NBC Sports spoke with Bonnie Blair while she attended a recent ASICS and Right To Play Fundraising Event. The five-time Olympic gold medalist shared thoughts on U.S. speed skating today, how fast her daughter is advancing in the sport and where the time has gone since Lillehammer, nearly 25 years ago.
This conversation has been lightly edited for length and clarity.
What’s the state of American speed skating right now?
Sometimes after an Olympic year, it tends to be a little bit of a challenge because of retirements and things like that. But Brittany Bowe just won the 1000m at a World Cup in Poland. It’s her first time she’s been on the top podium for the 1000m in almost three years. That’s definitely very encouraging for her because she had such a couple of challenging years.
Along with that, she’s kind of bringing some of our girls that maybe didn’t quite make World Cups last year, but are starting to make World Cups this year, and they’re making some big jumps. All training together has been very good for those up and coming ones. On the flip side, for Brittany, she’s off to a great start this season. I just think of a lot of great things to come for her.
[Editor’s note: Bowe grabbed the 20th win of her career on Sunday.]
Joey Mantia was fourth in the 1000m. I think probably he is stronger in the 1500m just because he has a little bit more of a challenge to get up to speed in that first 200 meters. But that was one of his best races so far this season.
I’m hoping, as on the girls’ side, Brittany’s gonna bring some of those girls that are knocking on the door to be going to World Cups and bring them along. Kinda hoping Joey can do the same thing.
How is your daughter’s progress in the sport going?
Blair had made the junior world team last year in the 500m. That’s the hope, that she’ll be able to make that team again. Hopefully this year, maybe she’ll even skate the 1000m. She’s been training for the 1000m.
She’s made some great gains. My husband [three-time Olympian Dave Cruikshank] and I have to remind ourselves she’s only “5 years old” in speed skating years – although she’s 18. Our daughter really didn’t grow up too much on skates. Really, five years ago, she couldn’t do a crossover.
It was all on her own when she had to give up gymnastics, due to chronic wrist issues. She’s like, “OK, I need to do something else, maybe I should speed skate.”
I’m like, “Now you’re gonna do this!?” But whatever: better late than never! We’re all for it and excited for what the future holds for her.
Have you had to reel back your own urges to coach her?
My husband is more the coach; I try to take a step back. I do say things. Or I’ll go to Dave and say what about this and this and this, what do you think? Just so she doesn’t have too many things coming in from too many different angles. I know what that’s like as an athlete when you’ve got too many coaches in there. It can get confusing.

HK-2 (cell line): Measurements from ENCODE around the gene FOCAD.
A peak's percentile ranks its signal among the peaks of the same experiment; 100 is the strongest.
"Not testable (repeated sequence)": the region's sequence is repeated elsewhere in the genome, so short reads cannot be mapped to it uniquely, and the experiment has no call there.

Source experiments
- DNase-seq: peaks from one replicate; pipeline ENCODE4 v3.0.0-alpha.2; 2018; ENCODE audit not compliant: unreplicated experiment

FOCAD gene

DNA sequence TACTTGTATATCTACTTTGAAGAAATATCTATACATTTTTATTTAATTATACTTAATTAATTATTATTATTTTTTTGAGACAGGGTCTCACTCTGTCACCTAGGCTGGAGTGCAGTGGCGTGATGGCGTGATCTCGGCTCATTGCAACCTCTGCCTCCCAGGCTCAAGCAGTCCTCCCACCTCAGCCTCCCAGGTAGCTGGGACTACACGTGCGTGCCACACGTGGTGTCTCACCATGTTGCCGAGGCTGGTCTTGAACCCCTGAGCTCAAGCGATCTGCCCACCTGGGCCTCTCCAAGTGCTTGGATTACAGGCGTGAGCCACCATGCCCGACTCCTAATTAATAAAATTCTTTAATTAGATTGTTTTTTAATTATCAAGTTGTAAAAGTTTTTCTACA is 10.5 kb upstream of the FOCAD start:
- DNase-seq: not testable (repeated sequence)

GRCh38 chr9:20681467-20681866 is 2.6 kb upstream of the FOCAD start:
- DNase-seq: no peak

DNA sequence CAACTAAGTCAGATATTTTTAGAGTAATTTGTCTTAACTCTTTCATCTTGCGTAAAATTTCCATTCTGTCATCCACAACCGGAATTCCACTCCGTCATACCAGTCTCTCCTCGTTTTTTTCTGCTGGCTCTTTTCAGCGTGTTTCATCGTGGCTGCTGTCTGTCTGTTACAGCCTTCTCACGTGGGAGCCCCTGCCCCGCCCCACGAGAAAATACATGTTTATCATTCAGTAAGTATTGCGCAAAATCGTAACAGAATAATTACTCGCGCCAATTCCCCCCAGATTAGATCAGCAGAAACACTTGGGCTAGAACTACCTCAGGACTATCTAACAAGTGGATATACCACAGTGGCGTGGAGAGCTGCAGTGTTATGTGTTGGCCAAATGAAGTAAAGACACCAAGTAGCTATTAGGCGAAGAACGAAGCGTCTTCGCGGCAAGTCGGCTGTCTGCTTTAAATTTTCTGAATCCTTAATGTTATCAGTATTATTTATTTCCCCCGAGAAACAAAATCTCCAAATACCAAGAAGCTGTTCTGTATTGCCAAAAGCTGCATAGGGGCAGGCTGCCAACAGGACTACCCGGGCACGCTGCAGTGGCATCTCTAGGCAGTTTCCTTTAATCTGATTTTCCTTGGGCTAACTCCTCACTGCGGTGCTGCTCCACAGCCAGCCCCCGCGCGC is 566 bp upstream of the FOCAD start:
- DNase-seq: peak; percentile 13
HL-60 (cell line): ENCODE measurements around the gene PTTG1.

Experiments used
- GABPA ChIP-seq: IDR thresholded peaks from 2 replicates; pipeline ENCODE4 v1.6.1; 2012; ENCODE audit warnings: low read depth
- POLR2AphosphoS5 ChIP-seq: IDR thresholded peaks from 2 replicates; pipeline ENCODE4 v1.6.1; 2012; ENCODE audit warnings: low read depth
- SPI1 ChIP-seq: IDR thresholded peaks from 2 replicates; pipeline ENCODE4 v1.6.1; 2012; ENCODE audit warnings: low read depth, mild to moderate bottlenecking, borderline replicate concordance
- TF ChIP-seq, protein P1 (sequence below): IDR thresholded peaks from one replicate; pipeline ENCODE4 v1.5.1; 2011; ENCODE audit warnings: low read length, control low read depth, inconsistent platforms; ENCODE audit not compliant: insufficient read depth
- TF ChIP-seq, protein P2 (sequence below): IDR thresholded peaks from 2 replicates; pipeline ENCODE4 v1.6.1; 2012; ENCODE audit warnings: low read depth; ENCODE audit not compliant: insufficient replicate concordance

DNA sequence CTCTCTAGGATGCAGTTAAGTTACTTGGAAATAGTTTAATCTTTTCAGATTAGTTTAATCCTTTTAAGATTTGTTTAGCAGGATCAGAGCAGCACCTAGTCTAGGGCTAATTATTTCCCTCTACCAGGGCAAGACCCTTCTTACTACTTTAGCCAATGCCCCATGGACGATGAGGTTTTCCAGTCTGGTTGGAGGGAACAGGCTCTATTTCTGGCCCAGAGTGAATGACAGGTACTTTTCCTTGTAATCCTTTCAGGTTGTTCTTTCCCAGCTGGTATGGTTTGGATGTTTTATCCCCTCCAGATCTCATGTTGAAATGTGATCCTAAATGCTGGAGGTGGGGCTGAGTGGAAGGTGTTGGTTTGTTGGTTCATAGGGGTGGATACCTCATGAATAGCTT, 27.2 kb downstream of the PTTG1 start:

She’s also very good at listening to mom and dad. I think she’s pretty good at keeping things separate as we are and when we’re at home it’s not 24/7 skating. You don’t want it 24/7 because you don’t want to burn the kid out, either.
She goes onto the website all on her own and she starts watching the races. She knows what’s going on. I’d say she’s a good student of the sport. And like I said, it’s been a lot of fun for us as well.
You were in PyeongChang for the Olympics. What were your highlights?
U.S. Speedskating brought me over there as an ambassador and to go to some events with some groups. I feel very lucky that I was able to go over there and I haven’t missed an Olympics yet, so I knock on wood on that one.
Watching our girls win that [team pursuit] bronze medal was one of the highlights. That was so exciting. I was also in the stands when [short track skater] John-Henry Krueger won his [silver] medal. That was exciting, too.
I felt like if Brittany Bowe would’ve had one more month before the Olympics, she could’ve been on the podium three or four times. It was frustrating in some parts, but definitely when the girls pulled out that bronze, that was pretty exciting.
While we’re talking Olympic Games – the 25th anniversary of Lillehammer is coming up.
25 years – wow! Where did the time go? When you got a 20-year-old and an 18-year-old, I guess that’s where a lot of the time has gone!
I have such great memories from Lillehammer. Lillehammer was really that true Winter Olympics. In Calgary, they brought in white sand for the Closing Ceremony to make it look like it snowed because the chinook winds kept coming in and keeping things warm. Then Albertville was a very warm Olympics as well. When we got to Lillehammer, it was cold, there was snow. You really felt like it was a Winter Games. And the people there, the hospitality was great. My family had a great time. Like I said, I’ve got a lot of great memories from there.
That leads me into what I’m doing here, with Right To Play with Johann Olav Koss. What he started from the success that he had [winning three gold medals in Lillehammer] really did a lot of good things for a lot of people.
He’s really touched the world and touched many people. Probably changed who knows how many lives. I really feel he has made the world a better place.
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